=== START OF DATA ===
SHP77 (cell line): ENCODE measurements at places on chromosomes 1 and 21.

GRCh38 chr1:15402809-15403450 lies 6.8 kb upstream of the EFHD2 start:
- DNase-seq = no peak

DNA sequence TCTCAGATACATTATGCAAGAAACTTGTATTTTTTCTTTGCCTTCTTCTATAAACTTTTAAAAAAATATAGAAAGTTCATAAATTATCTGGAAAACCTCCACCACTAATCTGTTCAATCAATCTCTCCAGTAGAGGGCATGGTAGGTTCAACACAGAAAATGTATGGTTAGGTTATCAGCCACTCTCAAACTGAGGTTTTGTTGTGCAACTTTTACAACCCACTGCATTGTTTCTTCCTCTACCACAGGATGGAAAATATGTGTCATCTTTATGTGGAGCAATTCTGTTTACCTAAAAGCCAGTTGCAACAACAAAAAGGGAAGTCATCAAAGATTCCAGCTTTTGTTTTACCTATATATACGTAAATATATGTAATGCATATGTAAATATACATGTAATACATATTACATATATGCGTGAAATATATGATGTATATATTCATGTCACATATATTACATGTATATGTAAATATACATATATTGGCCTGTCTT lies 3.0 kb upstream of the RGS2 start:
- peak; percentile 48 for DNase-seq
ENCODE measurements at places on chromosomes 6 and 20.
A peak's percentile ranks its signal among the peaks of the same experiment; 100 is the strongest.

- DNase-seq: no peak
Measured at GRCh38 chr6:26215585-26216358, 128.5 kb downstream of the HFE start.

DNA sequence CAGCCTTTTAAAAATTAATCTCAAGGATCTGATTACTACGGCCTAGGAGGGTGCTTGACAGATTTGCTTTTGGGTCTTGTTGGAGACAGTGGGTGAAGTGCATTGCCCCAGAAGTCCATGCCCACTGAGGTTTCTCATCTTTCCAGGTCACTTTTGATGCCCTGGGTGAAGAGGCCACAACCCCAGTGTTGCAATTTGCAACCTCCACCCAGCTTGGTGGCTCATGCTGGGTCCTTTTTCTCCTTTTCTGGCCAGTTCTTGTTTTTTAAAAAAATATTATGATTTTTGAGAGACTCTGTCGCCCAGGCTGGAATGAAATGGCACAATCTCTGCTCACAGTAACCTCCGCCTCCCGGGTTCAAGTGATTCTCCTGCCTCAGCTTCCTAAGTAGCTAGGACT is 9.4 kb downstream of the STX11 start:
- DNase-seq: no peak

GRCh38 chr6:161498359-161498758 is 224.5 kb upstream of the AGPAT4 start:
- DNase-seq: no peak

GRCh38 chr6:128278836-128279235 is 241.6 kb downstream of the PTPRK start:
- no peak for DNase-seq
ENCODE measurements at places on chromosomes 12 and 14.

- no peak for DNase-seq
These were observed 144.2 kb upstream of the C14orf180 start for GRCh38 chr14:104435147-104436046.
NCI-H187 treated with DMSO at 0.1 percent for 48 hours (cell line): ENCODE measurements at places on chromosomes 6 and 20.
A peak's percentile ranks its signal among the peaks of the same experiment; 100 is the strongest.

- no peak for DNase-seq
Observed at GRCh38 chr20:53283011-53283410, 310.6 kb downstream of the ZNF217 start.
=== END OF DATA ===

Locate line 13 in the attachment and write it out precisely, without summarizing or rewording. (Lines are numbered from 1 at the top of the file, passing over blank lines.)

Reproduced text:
- DNase-seq: no peak